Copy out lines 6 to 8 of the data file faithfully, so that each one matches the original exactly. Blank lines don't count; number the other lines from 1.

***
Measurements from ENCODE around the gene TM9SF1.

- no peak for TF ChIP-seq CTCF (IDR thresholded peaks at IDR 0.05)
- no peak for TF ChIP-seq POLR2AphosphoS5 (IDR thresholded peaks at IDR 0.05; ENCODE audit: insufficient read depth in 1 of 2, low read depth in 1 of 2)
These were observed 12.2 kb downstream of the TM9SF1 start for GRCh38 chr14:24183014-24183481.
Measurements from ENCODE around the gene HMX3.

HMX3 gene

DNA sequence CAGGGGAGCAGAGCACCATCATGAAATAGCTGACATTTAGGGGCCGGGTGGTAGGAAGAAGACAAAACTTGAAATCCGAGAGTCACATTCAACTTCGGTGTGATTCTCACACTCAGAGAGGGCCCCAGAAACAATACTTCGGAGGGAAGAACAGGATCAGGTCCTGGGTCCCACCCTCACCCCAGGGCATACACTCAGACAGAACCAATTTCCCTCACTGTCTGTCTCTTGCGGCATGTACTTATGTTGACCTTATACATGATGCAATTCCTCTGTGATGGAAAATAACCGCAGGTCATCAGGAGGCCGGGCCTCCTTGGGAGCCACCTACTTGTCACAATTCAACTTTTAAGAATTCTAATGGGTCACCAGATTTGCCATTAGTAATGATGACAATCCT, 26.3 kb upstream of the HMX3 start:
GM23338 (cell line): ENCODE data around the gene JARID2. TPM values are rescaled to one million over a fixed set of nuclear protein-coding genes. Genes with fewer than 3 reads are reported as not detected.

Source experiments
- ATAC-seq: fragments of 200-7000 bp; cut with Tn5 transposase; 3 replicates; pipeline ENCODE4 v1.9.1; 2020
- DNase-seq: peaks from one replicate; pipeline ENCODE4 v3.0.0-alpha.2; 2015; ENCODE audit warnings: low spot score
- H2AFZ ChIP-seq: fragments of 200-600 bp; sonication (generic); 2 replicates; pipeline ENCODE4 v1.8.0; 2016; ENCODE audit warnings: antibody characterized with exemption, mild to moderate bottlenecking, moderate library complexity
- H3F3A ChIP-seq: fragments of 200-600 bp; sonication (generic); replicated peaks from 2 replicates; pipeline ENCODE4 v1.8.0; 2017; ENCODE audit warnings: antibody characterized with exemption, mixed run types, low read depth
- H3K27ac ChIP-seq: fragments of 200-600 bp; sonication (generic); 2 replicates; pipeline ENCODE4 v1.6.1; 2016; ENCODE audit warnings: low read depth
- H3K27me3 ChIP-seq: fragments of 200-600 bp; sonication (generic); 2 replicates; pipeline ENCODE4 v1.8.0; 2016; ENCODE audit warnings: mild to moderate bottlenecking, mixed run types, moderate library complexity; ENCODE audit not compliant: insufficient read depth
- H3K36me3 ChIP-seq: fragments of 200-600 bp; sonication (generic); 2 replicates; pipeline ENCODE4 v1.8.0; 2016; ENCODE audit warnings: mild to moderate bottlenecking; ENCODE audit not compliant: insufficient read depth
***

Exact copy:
HMX3 gene

DNA sequence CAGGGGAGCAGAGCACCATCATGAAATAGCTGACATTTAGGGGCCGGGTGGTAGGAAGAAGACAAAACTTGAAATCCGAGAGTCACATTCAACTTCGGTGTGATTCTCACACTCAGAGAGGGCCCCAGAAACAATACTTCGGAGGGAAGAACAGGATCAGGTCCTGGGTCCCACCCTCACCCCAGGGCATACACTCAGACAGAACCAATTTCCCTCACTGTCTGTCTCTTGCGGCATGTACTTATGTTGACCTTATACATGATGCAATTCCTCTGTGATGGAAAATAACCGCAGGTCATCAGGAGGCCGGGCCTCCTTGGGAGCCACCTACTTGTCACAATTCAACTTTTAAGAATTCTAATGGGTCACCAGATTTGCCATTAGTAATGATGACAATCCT, 26.3 kb upstream of the HMX3 start:
GM23338 (cell line): ENCODE data around the gene JARID2. TPM values are rescaled to one million over a fixed set of nuclear protein-coding genes. Genes with fewer than 3 reads are reported as not detected.